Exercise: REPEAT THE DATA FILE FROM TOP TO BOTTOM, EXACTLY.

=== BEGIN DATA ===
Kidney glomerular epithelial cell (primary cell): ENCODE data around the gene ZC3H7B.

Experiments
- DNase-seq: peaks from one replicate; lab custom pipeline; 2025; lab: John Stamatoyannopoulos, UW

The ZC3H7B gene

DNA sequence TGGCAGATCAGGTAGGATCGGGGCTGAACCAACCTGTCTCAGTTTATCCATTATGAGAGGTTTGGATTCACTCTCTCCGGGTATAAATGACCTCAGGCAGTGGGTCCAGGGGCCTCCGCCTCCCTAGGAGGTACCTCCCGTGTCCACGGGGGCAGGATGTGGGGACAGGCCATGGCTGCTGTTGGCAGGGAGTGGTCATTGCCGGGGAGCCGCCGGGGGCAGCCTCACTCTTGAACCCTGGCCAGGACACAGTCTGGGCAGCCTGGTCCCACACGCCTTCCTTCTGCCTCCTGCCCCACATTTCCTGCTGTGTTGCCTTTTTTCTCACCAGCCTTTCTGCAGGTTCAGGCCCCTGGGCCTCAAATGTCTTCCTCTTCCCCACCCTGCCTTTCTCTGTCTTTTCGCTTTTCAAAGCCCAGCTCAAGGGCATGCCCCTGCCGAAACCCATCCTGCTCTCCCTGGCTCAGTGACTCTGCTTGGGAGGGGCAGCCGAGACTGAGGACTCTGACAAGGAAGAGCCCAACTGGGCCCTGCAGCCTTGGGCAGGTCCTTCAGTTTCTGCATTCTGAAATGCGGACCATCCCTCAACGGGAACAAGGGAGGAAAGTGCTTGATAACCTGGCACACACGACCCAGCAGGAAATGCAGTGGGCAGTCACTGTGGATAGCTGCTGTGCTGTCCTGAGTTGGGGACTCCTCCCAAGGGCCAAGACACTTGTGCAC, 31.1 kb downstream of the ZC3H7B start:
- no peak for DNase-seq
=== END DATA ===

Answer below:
Kidney glomerular epithelial cell (primary cell): ENCODE data around the gene ZC3H7B.

Experiments
- DNase-seq: peaks from one replicate; lab custom pipeline; 2025; lab: John Stamatoyannopoulos, UW

The ZC3H7B gene

DNA sequence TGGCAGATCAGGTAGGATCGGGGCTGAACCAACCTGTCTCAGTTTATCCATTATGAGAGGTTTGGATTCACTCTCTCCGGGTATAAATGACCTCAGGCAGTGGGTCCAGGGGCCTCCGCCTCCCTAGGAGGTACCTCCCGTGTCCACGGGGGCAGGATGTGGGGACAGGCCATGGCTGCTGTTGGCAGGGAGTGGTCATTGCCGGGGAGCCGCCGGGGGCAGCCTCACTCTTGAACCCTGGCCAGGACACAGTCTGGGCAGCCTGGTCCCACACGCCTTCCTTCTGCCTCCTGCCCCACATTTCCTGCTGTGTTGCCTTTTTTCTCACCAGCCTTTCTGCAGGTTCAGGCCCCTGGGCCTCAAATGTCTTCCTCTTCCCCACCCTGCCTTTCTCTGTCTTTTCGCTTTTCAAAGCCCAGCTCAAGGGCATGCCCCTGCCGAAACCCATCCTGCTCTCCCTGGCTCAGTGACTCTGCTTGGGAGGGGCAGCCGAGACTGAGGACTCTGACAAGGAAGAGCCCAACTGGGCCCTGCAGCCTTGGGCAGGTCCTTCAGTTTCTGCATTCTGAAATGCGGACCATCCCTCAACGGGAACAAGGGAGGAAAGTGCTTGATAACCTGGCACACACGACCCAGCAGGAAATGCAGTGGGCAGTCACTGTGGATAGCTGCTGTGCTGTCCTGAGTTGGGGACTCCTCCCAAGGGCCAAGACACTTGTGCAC, 31.1 kb downstream of the ZC3H7B start:
- no peak for DNase-seq